Can you catch coronavirus twice? This is an issue that might influence the evolution of the epidemic, especially as it comes to herd immunity. As of today, it is still not certain, but doctors have reported two cases of SARS-CoV-2 re-infections in the medical literature.
The first case studied and reported in the literature is of a 33-year-old Honk-Kong man who was carrying two instances of the SARS-CoV-2 virus, in four months and a half apart. Sick and positive first in March, he has tested positive again in August when being tested at the airport when returning from a trip to Spain via the United-Kingdom. He was asymptomatic.
The second case has just been reported by searchers from the Nevada University. The 25-year-old man has tested positive back in April, then negative, before falling sick again 48 days laters. Searchers have sequenced the genome of the virus and say “two instances of SARS-CoV-2 infection in the same individual […], the viruses associated with each instance of infection were found to possess a degree of genetic discordance”.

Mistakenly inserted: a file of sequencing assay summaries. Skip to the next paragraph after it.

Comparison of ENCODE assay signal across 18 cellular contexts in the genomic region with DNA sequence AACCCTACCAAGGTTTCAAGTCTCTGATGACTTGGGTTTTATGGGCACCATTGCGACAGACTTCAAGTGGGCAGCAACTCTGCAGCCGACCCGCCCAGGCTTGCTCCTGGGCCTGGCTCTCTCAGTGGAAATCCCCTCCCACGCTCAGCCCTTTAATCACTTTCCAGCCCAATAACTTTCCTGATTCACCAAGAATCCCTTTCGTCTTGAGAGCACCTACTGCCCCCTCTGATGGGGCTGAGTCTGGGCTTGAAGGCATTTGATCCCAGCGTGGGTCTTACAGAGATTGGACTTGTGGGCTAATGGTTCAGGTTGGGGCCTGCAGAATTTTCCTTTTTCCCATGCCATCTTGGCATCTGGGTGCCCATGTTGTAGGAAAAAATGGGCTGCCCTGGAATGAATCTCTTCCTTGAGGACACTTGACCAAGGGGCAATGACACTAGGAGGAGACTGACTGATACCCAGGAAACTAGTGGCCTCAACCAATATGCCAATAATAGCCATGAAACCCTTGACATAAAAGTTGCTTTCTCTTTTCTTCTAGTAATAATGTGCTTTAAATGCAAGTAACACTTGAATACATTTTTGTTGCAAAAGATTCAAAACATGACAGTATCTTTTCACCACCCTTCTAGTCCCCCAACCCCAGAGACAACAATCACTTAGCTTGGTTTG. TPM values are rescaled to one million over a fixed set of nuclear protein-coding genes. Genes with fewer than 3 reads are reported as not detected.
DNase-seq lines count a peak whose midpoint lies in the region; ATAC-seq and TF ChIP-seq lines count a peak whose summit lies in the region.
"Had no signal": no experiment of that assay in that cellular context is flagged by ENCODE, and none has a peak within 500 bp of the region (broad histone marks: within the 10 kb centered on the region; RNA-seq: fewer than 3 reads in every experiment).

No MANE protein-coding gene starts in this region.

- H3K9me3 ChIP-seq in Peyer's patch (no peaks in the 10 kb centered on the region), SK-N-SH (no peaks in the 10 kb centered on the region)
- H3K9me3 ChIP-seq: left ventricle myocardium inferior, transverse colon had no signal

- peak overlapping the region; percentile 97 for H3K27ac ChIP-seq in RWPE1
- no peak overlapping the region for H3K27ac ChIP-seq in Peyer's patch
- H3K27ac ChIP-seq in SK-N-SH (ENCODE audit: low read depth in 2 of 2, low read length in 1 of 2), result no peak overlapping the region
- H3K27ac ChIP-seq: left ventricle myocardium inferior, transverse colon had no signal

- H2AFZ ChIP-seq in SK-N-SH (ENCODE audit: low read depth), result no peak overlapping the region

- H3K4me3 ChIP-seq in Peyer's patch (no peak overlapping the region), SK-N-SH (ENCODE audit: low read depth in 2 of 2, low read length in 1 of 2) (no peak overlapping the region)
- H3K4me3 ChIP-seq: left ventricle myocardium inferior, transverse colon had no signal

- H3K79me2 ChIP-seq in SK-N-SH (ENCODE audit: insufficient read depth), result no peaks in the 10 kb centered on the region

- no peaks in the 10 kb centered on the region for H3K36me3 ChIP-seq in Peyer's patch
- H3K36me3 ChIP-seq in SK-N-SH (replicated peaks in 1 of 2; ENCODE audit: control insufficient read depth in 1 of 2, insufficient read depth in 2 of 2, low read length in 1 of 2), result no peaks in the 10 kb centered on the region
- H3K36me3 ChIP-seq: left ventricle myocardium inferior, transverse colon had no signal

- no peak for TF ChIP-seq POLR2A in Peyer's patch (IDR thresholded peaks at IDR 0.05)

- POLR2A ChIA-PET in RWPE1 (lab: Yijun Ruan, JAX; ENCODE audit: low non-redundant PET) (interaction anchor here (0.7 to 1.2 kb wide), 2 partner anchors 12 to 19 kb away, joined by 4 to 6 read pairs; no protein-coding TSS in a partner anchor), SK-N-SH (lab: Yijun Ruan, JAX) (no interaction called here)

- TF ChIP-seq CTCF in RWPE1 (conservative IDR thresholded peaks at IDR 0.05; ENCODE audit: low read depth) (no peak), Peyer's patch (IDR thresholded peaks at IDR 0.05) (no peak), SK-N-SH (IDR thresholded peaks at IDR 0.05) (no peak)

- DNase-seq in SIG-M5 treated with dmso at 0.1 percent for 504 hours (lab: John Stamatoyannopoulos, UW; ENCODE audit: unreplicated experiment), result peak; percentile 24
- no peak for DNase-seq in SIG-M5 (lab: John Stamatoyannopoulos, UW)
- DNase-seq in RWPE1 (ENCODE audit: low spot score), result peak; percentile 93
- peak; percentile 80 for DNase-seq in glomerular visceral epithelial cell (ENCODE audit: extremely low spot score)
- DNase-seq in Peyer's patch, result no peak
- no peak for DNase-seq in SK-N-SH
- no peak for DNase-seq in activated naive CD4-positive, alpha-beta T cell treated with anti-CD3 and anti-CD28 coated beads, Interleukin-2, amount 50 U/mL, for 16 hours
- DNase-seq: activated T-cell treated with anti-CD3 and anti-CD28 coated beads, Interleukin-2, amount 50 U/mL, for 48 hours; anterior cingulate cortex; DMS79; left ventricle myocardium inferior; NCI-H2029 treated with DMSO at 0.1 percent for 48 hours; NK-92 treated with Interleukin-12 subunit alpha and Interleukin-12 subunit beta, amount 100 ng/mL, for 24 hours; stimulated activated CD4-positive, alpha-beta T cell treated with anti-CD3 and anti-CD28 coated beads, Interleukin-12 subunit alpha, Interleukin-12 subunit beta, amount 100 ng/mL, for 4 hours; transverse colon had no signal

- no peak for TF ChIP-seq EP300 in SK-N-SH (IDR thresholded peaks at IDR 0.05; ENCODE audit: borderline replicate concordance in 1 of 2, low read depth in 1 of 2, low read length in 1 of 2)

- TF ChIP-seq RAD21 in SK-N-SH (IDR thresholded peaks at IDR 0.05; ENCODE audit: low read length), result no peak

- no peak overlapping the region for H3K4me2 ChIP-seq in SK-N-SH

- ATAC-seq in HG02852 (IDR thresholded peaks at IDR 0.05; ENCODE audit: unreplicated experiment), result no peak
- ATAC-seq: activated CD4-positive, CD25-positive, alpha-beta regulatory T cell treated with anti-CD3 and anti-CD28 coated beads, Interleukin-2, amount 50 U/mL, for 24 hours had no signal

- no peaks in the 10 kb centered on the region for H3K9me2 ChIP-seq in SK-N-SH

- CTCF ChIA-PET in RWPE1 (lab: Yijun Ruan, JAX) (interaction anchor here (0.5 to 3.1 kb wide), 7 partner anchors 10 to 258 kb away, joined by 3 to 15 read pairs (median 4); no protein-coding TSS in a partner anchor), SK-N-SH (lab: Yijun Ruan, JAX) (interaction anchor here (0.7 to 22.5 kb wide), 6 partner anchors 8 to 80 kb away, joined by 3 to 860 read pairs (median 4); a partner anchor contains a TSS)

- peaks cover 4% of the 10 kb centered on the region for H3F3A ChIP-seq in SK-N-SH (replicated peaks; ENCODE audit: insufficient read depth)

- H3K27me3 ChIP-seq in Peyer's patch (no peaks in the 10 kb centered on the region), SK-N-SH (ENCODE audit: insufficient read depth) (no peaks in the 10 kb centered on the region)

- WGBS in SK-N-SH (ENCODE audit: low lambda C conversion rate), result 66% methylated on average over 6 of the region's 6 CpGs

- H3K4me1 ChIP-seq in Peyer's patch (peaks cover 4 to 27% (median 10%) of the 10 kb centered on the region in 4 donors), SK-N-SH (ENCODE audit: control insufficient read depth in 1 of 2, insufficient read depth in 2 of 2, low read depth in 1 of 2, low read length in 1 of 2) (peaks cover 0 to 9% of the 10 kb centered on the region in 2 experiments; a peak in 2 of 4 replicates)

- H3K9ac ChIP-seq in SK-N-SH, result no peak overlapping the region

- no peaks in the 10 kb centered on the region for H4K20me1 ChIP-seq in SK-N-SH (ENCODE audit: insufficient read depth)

As a matter of fact, coronavirus re-infection is no easy task to establish. Since the health crisis broke out, supposed cases of new infection in people who already caught coronavirus have been reported in the news, but are raising questions on the mutation of the virus in vivo, that is to say within the body of the patient, reliability of tests and reactivation of the virus.
In reply to these concerns, searchers are doubling up samples taken in order to avoid false negative as much as possible, and now investigate the genome of the virus. We know it, there are several instances of the SARS-CoV-2 coronavirus depending on the area across the world. Each "clade" has its features and mutates over time. These features enable searchers to know if this is a reactivation of the virus or a likely mutation of the virus.
Even though, until August, there have been no real Covid-19 reinfection case officially reported as such, cases are starting to show up with in-depth studies letting us think about real reinfections. As for Doctor Jeffrey Barrett from the Wellcome Sanger Institute says : "Given the number of global infections to date, seeing one case of reinfection is not that surprising".